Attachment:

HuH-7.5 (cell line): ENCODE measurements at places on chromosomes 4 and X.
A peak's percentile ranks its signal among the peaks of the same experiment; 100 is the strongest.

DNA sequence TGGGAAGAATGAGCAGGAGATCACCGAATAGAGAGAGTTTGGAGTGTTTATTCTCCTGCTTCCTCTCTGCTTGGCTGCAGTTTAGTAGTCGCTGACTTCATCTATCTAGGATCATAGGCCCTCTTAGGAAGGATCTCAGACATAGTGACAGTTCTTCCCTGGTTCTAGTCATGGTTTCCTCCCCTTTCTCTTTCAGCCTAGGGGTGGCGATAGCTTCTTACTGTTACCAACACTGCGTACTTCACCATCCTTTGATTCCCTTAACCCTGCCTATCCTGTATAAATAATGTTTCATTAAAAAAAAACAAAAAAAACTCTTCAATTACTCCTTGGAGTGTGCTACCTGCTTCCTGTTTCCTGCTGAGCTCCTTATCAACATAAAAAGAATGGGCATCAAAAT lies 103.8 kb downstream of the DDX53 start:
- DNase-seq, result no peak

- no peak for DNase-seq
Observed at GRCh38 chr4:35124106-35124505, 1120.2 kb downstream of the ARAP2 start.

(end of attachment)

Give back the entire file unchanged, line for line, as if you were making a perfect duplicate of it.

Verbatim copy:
HuH-7.5 (cell line): ENCODE measurements at places on chromosomes 4 and X.
A peak's percentile ranks its signal among the peaks of the same experiment; 100 is the strongest.

DNA sequence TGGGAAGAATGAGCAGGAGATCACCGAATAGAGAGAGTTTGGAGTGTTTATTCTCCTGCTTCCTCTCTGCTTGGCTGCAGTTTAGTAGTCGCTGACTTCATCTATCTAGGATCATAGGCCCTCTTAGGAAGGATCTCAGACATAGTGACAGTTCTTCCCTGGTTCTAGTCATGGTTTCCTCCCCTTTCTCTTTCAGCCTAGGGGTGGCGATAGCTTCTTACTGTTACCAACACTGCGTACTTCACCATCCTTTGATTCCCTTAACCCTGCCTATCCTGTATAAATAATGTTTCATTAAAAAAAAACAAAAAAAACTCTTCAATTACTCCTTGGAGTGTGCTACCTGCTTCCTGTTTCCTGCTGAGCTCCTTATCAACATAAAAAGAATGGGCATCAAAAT lies 103.8 kb downstream of the DDX53 start:
- DNase-seq, result no peak

- no peak for DNase-seq
Observed at GRCh38 chr4:35124106-35124505, 1120.2 kb downstream of the ARAP2 start.